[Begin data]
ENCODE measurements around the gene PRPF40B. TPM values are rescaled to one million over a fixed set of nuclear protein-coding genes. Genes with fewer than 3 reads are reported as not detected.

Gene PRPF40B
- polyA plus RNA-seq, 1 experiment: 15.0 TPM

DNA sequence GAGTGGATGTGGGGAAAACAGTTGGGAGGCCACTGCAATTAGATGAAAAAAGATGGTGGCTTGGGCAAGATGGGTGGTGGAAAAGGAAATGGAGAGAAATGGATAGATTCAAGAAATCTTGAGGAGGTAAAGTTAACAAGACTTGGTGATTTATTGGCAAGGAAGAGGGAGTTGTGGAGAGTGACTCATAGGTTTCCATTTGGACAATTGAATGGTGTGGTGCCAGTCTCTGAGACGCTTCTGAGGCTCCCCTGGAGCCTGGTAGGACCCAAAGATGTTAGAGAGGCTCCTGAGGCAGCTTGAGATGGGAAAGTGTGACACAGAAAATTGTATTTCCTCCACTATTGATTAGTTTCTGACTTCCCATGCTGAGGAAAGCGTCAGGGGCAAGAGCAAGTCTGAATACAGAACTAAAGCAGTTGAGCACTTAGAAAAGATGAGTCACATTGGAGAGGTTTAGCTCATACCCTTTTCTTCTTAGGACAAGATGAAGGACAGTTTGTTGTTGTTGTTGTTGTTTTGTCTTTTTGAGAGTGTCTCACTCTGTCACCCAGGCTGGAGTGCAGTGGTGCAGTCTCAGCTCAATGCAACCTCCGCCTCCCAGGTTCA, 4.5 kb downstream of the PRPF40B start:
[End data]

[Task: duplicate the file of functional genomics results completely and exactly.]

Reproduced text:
ENCODE measurements around the gene PRPF40B. TPM values are rescaled to one million over a fixed set of nuclear protein-coding genes. Genes with fewer than 3 reads are reported as not detected.

Gene PRPF40B
- polyA plus RNA-seq, 1 experiment: 15.0 TPM

DNA sequence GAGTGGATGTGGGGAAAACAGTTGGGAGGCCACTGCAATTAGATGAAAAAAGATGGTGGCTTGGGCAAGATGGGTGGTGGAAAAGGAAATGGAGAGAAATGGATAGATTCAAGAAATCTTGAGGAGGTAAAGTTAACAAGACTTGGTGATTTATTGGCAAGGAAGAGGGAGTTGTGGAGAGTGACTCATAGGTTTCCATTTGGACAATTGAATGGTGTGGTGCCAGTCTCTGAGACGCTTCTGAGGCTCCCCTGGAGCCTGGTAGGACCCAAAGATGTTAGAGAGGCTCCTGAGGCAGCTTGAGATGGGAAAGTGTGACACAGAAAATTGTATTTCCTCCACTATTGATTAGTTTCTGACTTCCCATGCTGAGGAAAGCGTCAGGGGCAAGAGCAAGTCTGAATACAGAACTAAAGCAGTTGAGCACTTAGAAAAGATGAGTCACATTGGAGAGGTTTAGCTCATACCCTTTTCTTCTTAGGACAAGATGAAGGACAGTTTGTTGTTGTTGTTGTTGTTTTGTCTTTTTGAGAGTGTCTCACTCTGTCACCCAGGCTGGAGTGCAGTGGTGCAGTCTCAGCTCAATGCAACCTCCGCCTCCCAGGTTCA, 4.5 kb downstream of the PRPF40B start: